“There is this harmony—a kind of communication between or across different types of organisms,” Dr. Iliev said.

Now the investigators hope to explore that communication network further. “We are trying to go deeper into the mechanisms of this interaction, looking at the signals that are involved at the neuronal level in different brain regions,” said lead author Dr. Irina Leonardi, an instructor of immunology in medicine in Dr. Iliev’s laboratory at the Jill Roberts Institute for Research in IBD.

One tantalizing possibility is that different microbial communities in the gut could stimulate different regions of the brain and the immune system, exerting distinct effects on their hosts’ biology.

“This opens a whole new area to explore,” Dr. Iliev said.

About this microbiome and behavioral neuroscience research news

Author: Press Office
Source: Weill Cornell Medicine
Contact: Press Office – Weill Cornell Medicine
Image: The image is credited to Katarina Liberatore.

Original Research: Closed access.
Mucosal fungi promote gut barrier function and social behavior via Type 17 immunity” by Iliyan Iliev et al. Cell


Mucosal fungi promote gut barrier function and social behavior via Type 17 immunity


  • A specific community of fungi is present in the intestinal mucosa of humans and mice
  • Mucosa-associated fungi (MAF) induce Type 17 immunity through T helper cells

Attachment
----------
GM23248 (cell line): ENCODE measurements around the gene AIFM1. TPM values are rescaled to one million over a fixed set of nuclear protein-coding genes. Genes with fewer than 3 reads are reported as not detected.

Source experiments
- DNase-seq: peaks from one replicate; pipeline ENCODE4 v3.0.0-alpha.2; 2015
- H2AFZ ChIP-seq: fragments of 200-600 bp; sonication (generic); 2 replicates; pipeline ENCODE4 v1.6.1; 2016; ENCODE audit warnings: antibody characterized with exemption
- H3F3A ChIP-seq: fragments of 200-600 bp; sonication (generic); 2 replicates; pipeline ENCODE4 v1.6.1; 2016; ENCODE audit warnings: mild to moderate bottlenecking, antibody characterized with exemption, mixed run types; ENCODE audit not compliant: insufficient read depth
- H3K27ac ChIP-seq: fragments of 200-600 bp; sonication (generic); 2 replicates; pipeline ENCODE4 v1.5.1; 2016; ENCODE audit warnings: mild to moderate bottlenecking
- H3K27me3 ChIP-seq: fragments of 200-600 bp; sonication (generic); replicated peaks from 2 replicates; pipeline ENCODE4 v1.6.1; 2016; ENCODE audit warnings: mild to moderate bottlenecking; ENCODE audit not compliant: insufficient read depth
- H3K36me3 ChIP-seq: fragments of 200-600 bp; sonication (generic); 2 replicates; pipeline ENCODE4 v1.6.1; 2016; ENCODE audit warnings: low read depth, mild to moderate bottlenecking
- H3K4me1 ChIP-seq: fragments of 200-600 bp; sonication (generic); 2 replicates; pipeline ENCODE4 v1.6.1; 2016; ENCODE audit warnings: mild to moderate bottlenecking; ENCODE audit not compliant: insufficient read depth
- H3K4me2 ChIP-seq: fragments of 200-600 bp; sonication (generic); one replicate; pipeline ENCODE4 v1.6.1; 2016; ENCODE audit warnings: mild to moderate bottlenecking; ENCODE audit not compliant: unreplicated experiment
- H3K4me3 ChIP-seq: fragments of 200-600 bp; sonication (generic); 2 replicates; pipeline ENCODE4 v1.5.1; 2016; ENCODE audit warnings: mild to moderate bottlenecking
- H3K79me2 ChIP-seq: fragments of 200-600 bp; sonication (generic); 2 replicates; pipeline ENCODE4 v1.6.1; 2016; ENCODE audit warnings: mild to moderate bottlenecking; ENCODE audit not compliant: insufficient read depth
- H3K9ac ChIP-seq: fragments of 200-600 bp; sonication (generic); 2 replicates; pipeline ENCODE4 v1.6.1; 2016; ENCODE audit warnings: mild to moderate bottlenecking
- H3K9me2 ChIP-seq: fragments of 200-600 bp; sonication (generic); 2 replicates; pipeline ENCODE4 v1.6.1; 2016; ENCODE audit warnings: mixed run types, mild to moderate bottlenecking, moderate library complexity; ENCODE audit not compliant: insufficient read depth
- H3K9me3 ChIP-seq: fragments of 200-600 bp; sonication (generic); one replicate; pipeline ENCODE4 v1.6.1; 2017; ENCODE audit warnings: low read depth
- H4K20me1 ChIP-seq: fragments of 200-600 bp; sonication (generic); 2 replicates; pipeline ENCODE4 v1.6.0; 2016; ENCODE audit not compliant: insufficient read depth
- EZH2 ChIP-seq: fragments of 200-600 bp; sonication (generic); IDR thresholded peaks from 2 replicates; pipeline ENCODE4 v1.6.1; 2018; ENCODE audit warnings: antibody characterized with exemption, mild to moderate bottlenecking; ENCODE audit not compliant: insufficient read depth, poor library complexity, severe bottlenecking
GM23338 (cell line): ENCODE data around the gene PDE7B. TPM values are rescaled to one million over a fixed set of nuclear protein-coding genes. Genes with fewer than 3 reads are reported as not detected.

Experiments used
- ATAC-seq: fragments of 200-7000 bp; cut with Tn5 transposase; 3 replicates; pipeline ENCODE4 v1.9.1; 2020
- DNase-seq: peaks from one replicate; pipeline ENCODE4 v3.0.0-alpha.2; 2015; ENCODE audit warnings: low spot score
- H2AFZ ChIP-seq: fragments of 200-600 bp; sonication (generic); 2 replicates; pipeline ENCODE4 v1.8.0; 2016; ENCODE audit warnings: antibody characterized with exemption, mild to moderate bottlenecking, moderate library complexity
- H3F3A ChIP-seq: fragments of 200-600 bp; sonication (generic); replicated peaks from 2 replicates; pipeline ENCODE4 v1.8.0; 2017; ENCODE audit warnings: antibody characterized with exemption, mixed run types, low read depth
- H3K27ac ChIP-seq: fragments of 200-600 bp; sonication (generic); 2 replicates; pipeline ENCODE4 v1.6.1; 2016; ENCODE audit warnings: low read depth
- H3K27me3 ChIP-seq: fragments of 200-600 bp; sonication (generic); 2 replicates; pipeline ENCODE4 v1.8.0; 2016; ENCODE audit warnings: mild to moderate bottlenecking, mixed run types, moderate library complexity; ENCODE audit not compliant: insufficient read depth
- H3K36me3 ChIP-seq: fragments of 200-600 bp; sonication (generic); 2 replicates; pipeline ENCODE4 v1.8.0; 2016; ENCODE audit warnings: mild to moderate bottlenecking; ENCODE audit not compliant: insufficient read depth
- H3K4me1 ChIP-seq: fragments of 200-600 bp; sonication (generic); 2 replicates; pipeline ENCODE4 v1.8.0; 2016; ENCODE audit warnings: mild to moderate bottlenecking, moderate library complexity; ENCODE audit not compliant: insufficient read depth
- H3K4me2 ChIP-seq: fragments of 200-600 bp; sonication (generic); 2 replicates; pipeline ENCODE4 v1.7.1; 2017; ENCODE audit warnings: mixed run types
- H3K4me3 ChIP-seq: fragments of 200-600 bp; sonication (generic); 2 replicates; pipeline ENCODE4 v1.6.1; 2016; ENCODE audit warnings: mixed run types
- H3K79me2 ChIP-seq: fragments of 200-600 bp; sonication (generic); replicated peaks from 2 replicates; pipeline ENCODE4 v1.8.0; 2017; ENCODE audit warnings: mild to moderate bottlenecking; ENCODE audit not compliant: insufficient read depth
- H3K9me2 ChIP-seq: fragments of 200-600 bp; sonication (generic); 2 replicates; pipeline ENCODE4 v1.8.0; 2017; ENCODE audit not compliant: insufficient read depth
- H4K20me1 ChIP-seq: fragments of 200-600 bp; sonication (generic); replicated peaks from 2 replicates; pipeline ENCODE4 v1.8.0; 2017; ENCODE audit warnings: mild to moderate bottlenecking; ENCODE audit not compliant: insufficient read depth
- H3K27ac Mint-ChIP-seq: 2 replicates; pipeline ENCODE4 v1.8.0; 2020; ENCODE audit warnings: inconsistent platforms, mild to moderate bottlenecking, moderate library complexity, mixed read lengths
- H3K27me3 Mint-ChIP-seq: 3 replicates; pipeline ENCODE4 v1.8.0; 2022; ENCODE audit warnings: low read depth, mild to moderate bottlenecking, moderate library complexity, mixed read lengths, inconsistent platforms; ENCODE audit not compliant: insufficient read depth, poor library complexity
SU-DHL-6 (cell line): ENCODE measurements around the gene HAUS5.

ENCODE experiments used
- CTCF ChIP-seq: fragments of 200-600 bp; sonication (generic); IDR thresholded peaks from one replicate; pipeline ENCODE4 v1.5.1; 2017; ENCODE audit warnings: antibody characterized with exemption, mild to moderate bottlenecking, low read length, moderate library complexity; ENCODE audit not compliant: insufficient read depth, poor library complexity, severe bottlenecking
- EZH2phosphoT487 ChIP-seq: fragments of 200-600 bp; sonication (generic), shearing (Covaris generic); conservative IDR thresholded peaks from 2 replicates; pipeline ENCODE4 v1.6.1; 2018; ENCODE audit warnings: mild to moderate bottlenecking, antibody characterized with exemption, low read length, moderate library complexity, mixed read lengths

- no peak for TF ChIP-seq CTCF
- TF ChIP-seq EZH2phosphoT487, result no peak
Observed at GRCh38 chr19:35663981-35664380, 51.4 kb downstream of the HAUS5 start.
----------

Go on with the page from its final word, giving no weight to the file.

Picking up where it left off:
• MAF protect mice against intestinal injury and infection via IL-22-dependent mechanisms
  • MAF promote social behavior in mice through IL-17-mediated signaling in neurons


Fungal communities (the mycobiota) are an integral part of the gut microbiota, and the disruption of their integrity contributes to local and gut-distal pathologies. Yet, the mechanisms by which intestinal fungi promote homeostasis remain unclear.

We characterized the mycobiota biogeography along the gastrointestinal tract and identified a subset of fungi associated with the intestinal mucosa of mice and humans. Mucosa-associated fungi (MAF) reinforced intestinal epithelial function and protected mice against intestinal injury and bacterial infection.

Notably, intestinal colonization with a defined consortium of MAF promoted social behavior in mice. The gut-local effects on barrier function were dependent on IL-22 production by CD4+ T helper cells, whereas the effects on social behavior were mediated through IL-17R-dependent signaling in neurons.

Thus, the spatial organization of the gut mycobiota is associated with host-protective immunity and epithelial barrier function and might be a driver of the neuroimmune modulation of mouse behavior through complementary Type 17 immune mechanisms.

Join our Newsletter
I agree to have my personal information transferred to AWeber for Neuroscience Newsletter ( more information )
Sign up to receive our recent neuroscience headlines and summaries sent to your email once a day, totally free.
We hate spam and only use your email to contact you about newsletters. You can cancel your subscription any time.